Experimental compound stops mosquitoes from feeding, by making them feel full

Henrietta Strickland
February 9, 2019

The researchers conducted their experiments on Aedes aegypti mosquitoes, the species responsible for spreading dengue, Zika, chikungunya, and yellow fever.

Human blood is particularly attractive to mosquitoes because it contains the protein they need to lay their eggs. After feeding, the bloated mosquitoes often do not feed for several days.

"It's like the ultimate Thanskgiving dinner", said Laura Duvall, a study author.

"We were impressed and amazed that drugs created to affect human appetite worked perfectly to suppress mosquito appetite", study author Leslie Vosshall said in a statement.

Fortunately, similar receptors regulate feeding behavior in many species, including our own.

Researcher Ms Duvall, said that this was a great idea to focus on the appetites of the mosquitoes.

Duvall and her colleagues reckoned the same drugs might affect the mosquitoes' NPY-like receptors, as well. On the other hand, the mosquitoes that were fed with the saline solution with the drugs that inhibit NPY receptors behaved as if they hadn't even eaten at all. The effects of a dose wear off after a few days and the compound would need to be administered to millions of mosquitoes to make a dent. Researchers discovered that human appetite suppression drugs had the same effect on mosquitoes.

At that point, the researchers knew that NPYLR7 might be what they have long sought: a means of preventing mosquitoes from biting people. It showed that by manipulating the hormones which make mosquitoes feel full, the insects' desire for blood can be satiated.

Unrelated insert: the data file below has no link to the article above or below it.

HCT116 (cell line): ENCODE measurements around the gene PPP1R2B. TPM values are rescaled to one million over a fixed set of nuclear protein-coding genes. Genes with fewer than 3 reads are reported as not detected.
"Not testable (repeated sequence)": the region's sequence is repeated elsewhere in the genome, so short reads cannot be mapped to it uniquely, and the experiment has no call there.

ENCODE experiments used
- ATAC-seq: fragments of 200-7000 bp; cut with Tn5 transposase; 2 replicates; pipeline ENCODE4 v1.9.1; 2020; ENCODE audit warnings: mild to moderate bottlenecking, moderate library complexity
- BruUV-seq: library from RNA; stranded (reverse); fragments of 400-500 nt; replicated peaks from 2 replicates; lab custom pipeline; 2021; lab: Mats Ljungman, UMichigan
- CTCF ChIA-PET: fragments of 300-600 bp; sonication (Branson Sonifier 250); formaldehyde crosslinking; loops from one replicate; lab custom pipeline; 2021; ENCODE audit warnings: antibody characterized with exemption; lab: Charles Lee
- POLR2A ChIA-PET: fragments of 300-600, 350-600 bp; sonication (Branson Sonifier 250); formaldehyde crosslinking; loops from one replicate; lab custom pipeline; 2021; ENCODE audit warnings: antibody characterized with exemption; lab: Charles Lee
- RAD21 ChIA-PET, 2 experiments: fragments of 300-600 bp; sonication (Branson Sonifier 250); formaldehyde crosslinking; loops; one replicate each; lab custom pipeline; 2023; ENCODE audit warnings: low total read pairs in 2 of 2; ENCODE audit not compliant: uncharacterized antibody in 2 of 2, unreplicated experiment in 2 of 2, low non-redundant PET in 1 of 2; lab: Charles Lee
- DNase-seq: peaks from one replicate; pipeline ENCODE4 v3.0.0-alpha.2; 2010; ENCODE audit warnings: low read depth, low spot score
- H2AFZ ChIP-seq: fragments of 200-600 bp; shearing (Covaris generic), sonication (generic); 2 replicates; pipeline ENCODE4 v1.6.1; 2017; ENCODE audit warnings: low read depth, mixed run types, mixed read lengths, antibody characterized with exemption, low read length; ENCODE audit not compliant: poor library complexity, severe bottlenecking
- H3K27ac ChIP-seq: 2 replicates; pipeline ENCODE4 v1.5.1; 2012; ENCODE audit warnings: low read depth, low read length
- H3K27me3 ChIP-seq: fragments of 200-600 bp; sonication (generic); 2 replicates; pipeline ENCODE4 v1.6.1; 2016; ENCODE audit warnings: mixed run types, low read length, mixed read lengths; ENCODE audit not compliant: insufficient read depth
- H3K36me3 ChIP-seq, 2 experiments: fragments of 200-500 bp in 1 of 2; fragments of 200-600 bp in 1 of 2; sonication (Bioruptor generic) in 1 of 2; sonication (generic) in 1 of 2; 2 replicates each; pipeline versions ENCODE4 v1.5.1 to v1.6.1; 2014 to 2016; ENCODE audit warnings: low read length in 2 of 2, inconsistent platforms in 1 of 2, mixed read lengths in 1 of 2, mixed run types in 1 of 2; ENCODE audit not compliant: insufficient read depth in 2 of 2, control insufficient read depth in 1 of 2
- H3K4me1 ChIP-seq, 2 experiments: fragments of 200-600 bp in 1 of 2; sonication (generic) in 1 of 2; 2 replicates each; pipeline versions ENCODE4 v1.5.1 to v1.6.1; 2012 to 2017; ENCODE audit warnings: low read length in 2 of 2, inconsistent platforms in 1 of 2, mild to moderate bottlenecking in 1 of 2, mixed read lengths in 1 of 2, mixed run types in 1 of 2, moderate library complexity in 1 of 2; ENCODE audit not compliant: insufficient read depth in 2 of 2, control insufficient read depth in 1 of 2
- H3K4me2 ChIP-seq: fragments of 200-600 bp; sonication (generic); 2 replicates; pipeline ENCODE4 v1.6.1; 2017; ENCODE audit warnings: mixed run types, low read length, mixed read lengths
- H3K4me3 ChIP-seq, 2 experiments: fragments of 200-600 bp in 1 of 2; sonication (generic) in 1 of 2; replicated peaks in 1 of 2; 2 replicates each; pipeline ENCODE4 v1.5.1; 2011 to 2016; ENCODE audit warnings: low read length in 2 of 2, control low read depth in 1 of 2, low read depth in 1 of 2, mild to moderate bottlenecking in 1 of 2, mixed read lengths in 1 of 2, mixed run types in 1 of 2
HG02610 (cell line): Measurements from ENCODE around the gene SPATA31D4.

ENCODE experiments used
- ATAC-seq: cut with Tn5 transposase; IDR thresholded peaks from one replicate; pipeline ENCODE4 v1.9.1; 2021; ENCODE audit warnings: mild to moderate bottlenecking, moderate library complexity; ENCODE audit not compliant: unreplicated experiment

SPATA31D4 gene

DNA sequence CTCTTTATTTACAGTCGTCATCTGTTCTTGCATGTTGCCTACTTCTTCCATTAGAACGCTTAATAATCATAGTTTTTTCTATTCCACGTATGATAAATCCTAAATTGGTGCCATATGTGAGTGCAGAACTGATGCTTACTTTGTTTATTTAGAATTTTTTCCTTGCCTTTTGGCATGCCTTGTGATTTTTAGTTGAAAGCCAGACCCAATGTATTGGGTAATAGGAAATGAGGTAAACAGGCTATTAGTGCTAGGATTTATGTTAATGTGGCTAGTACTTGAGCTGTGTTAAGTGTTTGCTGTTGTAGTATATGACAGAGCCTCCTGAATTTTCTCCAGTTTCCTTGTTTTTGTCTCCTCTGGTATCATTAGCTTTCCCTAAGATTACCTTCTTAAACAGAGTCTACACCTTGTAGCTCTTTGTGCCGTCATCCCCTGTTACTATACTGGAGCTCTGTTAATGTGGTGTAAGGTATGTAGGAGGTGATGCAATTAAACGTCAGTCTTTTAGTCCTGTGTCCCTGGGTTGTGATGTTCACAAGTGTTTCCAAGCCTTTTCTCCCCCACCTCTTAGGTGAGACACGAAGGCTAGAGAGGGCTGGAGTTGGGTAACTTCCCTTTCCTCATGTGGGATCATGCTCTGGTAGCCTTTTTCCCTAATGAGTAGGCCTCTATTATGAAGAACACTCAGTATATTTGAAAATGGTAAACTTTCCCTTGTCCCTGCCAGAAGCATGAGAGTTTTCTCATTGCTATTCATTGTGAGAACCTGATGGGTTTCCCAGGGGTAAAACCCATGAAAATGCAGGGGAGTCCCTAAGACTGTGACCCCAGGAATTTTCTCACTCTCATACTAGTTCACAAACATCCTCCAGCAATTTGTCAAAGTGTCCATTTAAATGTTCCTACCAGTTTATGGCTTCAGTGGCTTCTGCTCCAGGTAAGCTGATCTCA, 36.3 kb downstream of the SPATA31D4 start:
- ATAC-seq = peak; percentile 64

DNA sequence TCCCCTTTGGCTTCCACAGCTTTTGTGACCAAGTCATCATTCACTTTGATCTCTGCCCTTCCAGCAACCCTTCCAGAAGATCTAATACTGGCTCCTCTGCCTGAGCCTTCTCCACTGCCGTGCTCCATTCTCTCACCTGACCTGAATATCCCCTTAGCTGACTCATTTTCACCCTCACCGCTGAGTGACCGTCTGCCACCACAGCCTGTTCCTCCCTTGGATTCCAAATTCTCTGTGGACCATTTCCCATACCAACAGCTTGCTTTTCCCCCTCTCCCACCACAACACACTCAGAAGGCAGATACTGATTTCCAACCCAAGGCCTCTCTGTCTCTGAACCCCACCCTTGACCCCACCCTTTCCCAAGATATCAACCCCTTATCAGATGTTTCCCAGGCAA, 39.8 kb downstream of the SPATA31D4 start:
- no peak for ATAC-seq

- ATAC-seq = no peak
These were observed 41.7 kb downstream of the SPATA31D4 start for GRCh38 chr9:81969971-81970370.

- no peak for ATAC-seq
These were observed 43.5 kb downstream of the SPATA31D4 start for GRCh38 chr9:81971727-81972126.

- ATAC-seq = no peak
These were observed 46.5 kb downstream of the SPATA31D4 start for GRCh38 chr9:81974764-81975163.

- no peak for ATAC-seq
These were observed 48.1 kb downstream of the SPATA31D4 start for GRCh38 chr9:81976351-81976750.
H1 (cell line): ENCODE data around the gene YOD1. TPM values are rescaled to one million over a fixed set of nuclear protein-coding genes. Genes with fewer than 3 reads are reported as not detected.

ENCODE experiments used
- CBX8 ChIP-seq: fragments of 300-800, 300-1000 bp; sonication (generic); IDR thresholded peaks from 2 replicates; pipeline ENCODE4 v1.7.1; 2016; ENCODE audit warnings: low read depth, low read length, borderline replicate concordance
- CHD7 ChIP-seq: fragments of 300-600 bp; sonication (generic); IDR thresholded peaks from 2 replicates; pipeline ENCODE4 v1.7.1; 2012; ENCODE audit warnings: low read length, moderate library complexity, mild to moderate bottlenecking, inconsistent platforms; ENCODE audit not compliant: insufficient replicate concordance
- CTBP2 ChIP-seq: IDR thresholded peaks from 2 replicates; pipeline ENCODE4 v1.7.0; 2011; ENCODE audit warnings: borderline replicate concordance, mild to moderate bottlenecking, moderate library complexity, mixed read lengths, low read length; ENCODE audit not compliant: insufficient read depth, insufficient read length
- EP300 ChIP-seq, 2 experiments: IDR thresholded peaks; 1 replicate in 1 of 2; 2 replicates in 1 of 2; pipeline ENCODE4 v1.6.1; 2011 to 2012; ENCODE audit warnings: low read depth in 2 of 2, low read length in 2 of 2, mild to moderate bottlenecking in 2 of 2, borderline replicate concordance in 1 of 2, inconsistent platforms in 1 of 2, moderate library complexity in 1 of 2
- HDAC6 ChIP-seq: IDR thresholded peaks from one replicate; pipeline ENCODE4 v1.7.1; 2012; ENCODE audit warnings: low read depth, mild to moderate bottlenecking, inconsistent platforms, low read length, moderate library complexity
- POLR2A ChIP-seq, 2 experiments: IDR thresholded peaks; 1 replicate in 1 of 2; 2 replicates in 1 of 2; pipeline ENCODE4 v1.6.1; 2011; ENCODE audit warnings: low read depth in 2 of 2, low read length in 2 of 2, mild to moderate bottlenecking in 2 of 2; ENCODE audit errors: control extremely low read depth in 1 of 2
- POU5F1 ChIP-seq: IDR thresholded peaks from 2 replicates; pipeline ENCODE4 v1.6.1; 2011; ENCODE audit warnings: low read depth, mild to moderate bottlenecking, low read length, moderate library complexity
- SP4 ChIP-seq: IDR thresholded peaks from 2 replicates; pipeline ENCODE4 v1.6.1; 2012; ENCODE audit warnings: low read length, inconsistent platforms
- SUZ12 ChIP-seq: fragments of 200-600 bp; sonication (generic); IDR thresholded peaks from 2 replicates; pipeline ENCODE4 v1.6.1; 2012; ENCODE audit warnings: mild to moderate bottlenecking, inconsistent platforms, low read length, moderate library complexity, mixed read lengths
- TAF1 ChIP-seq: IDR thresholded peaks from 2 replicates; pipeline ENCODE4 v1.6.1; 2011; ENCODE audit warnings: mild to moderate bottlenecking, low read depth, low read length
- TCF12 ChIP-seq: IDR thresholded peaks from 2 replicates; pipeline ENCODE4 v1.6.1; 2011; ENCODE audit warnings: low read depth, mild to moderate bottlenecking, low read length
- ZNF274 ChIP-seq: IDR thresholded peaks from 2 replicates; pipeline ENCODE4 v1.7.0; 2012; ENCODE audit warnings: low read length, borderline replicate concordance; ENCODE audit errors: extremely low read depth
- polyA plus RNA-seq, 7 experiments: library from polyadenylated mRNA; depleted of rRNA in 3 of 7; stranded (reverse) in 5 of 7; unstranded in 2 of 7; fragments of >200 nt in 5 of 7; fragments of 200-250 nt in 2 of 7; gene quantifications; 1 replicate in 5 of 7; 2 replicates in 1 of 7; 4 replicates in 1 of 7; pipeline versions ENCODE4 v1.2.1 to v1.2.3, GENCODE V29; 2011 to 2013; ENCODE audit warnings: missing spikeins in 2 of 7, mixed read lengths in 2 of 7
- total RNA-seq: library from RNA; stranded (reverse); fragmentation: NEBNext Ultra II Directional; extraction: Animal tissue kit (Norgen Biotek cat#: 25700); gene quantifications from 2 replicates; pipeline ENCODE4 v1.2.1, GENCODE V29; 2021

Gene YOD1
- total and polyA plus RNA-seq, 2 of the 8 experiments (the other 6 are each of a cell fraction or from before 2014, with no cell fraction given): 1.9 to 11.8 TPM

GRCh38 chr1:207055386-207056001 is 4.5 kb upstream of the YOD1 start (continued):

Instead, they began searching for molecules that would selectively activate NPYLR7 without triggering human NPY receptors.

Demonstrating that a drug will cause female mosquitoes to turn up their noses at a piece of tasty-smelling nylon is one thing, however. But what if they stopped biting? They also tested the mosquitoes on mice to see whether they would bite a live host, Duvall told CNN. With this knowledge the team could next learn where this neuropeptie reseptors lay and how they could be controlled to get the mosquitoes off human blood. Researchers have nevertheless deciphered a list of nine potential neuropeptides.

Leo Braack, senior vector control specialist from the Malaria Consortium, said that these findings "represent a new direction for intervening in contact between disease-carrying mosquitoes and their human hosts" and "humanity urgently needs new tools to stem the tide of rising mosquito-borne infections". Hopefully, they would soon be able to determine exactly where the insects produce NPYLR7 in their bodies and how compound 18 can be delivered in the wild.

Muzzling Ae. Aegypti would be a boon in and of itself. Still at preliminary stages of their research, the team says that they used Aedes aegypti mosquitoes for their study.

Other reports by Click Lancashire

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